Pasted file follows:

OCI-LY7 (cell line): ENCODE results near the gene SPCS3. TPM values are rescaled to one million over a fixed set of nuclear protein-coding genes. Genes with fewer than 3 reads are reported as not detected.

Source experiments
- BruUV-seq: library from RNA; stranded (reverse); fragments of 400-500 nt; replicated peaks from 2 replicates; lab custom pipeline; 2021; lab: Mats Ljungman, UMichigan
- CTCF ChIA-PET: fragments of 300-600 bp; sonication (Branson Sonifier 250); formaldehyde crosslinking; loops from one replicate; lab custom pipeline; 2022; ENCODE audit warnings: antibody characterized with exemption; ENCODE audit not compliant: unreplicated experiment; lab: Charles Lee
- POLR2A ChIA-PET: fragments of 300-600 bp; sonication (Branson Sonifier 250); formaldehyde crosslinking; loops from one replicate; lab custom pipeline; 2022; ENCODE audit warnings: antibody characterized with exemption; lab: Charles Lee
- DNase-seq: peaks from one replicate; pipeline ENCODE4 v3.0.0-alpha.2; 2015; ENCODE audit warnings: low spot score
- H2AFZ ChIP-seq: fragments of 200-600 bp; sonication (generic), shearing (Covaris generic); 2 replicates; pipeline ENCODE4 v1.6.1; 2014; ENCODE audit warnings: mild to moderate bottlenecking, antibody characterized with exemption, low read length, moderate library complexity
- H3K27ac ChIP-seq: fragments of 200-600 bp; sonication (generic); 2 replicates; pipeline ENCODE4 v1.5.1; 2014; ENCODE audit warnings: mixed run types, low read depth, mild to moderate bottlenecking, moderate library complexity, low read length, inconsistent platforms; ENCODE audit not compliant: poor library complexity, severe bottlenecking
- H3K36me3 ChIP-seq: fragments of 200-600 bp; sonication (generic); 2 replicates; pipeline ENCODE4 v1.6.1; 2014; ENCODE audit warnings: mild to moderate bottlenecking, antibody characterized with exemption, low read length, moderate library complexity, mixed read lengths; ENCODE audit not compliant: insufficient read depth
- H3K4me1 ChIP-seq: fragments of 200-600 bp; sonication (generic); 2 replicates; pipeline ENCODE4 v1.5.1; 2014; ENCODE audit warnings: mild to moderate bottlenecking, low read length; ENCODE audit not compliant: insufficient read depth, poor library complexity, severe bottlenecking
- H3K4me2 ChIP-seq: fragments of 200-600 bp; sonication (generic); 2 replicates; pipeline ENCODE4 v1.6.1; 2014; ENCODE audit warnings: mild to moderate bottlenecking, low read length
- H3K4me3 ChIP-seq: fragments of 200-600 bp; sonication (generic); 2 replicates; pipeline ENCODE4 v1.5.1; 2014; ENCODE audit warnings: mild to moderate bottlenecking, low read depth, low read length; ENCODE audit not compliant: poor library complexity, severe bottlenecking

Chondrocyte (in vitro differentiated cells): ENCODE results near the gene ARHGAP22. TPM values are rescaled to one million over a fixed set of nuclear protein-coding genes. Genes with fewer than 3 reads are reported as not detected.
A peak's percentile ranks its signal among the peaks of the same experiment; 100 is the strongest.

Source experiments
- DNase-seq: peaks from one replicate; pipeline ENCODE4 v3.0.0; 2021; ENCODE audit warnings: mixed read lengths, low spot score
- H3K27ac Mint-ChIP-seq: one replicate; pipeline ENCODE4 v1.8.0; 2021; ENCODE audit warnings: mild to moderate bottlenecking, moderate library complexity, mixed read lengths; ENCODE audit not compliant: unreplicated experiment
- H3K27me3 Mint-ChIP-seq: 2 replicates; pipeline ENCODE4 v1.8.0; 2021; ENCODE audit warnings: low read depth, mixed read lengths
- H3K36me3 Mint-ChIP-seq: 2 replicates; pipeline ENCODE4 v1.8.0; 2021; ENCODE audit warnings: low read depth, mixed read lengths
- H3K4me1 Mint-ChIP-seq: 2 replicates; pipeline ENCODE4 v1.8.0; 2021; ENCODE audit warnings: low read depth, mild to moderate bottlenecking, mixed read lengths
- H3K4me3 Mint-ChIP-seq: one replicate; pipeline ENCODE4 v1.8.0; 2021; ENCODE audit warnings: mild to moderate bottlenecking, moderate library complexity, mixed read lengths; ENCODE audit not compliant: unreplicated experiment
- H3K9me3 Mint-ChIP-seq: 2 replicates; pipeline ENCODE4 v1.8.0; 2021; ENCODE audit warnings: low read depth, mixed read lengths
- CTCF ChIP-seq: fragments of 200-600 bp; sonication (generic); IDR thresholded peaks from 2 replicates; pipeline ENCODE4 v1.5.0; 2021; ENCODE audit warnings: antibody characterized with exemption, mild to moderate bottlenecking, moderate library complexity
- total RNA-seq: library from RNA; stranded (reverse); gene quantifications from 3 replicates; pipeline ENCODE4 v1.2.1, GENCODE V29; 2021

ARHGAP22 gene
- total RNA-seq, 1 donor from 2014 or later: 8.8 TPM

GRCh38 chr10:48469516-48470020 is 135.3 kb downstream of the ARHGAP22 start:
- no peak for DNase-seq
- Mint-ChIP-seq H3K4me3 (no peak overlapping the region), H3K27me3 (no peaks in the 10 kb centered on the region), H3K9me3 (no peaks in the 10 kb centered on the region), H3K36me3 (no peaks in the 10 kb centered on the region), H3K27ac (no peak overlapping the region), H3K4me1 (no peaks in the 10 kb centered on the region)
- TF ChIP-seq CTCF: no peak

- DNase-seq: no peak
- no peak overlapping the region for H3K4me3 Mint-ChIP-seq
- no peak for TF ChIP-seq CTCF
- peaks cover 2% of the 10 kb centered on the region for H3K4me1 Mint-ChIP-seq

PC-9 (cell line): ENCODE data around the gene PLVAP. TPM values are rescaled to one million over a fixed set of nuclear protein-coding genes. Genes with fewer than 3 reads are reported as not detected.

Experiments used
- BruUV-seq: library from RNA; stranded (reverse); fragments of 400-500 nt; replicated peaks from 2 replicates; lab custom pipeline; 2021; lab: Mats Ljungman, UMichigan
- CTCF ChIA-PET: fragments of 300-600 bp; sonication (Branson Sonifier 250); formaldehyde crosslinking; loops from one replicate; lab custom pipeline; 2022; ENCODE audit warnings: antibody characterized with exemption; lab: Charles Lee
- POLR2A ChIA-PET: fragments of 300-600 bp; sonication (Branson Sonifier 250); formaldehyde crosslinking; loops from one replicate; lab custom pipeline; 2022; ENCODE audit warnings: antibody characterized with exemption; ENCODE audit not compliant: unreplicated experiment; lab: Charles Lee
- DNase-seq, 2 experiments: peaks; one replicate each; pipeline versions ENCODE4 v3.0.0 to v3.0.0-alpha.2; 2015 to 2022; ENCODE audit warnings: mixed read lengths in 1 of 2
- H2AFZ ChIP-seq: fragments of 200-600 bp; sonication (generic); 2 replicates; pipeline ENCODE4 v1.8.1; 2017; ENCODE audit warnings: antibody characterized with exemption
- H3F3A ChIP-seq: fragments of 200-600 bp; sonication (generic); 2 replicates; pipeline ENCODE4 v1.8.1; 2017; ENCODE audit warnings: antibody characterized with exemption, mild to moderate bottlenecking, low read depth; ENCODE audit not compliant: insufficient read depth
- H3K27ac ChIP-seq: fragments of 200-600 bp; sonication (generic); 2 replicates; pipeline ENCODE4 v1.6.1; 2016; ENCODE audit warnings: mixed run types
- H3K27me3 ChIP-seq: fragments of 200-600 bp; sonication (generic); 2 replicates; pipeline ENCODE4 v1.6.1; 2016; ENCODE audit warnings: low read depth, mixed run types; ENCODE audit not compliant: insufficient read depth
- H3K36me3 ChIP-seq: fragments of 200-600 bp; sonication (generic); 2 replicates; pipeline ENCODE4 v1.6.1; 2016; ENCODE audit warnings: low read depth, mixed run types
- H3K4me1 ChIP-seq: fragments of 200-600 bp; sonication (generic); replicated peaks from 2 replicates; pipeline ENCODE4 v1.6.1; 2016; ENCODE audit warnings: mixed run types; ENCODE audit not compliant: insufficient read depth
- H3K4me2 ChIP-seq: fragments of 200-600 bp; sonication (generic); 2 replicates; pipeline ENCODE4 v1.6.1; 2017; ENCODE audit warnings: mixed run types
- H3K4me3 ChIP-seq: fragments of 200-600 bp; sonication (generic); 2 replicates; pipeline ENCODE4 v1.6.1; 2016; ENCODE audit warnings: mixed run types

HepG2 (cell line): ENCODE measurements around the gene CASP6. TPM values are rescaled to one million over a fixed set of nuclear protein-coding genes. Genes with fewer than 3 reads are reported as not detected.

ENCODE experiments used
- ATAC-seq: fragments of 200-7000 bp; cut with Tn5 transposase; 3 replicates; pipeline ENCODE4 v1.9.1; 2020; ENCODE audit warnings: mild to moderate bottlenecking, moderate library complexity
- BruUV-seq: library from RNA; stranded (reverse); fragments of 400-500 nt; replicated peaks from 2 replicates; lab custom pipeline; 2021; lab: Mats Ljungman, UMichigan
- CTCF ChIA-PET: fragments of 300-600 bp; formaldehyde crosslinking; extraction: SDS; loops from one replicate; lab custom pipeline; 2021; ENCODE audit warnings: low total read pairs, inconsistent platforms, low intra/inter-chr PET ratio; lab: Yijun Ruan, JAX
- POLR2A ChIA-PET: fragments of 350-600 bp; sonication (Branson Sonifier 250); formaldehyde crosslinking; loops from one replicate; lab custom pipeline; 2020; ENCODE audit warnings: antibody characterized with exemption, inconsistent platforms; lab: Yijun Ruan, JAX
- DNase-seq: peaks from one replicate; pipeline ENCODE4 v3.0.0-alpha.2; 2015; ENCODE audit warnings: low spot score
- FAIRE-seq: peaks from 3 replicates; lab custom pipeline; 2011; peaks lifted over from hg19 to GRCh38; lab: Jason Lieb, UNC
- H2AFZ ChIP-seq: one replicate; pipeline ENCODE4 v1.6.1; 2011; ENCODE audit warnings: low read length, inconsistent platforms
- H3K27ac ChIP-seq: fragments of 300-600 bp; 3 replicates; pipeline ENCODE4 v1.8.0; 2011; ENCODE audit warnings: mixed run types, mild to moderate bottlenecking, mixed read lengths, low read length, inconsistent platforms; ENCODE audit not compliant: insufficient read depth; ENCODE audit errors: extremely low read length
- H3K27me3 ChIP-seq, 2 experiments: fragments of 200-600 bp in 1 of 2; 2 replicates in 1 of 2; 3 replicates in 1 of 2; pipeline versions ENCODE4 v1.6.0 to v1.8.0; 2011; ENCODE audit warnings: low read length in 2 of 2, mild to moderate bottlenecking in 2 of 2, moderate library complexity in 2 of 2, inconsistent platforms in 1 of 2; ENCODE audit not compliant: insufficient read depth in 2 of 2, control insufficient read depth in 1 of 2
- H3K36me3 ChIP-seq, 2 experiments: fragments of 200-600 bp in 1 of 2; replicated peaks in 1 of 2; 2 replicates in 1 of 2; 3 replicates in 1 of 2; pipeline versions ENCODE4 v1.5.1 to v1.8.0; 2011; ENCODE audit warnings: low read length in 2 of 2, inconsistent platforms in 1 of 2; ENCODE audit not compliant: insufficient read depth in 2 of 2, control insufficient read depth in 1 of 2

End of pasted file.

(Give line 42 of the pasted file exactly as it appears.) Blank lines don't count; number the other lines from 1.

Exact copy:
- H3F3A ChIP-seq: fragments of 200-600 bp; sonication (generic); 2 replicates; pipeline ENCODE4 v1.8.1; 2017; ENCODE audit warnings: antibody characterized with exemption, mild to moderate bottlenecking, low read depth; ENCODE audit not compliant: insufficient read depth